How cancer spreads remains a mystery. Just how and why do cancer cells set off around the body to produce seedlings of cancer that grow into “secondaries” or metastases? What enables cancer cells to travel?
Through some amazing research, Cambridge scientists have revealed the answer. Cancer cells literally hijack a mechanism used by healthy cells to move around the body.
This stunning work completely changes the way we think about how the disease spreads.
The team based at Cancer Research UK Cambridge Institute (CRUK) has found blocking the activity of a particular protein, NALCN, triggers spread (metastasis).
The research also showed this spread isn’t restricted to cancer cells because blocking NALCN causes healthy cells to leave their original tissue and travel around the body where they join other organs.
For example, researchers found healthy cells from the pancreas migrated to the kidney where they became healthy kidney cells, which suggests metastasis isn’t abnormal and limited to cancer cells. It’s normal and has simply been exploited by cancers to migrate to other parts of the body.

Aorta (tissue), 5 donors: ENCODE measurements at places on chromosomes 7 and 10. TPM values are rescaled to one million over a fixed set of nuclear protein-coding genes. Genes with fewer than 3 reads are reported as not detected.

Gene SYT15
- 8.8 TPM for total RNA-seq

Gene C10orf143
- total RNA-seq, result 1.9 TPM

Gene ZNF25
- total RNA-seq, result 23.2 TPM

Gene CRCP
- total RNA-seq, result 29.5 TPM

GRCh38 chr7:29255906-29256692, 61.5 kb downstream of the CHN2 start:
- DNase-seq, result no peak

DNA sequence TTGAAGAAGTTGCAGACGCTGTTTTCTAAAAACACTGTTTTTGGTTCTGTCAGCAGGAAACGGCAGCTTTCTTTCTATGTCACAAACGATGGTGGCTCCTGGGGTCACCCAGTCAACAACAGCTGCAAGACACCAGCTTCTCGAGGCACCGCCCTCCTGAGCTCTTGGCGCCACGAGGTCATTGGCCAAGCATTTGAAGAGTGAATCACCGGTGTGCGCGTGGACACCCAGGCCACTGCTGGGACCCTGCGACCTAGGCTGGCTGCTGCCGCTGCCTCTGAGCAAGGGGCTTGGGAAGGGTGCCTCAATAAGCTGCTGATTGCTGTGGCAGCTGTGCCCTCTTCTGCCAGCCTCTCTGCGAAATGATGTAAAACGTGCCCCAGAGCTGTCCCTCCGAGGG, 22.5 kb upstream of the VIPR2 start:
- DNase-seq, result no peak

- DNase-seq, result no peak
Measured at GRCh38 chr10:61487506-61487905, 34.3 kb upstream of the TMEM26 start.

Professor Richard Gilbertson, director of the CRUK Cambridge Centre, said: “These findings are among the most important to have come out of my lab for three decades. Not only have we identified one of the elusive drivers of metastasis, but we have also turned a commonly held understanding of this on its head, showing how cancer hijacks processes in healthy cells for its own gains.
“If validated through further research, this could have far-reaching implications for how we prevent cancer from spreading and allow us to manipulate this to repair damaged organs.”
Metastasis has remained difficult to prevent, largely because researchers found it hard to identify drivers of spread that could be targeted by drugs.
But lead researcher on the study Dr Eric Rahrmann says: “We are incredibly excited to have identified a single protein that regulates not only how cancer spreads through the body.
“We can now consider whether there are likely existing drugs which could be repurposed to prevent this mechanism from triggering cancer spreading in patients.”
The research was funded by CRUK, whose director of research, Dr Catherine Elliott, said: “Discovering that a cancer has spread is always devastating news for patients, so we are delighted to have supported this research which may one day allow us to prevent metastasis and turn cancer into a much more survivable disease.”
A fantastic prospect.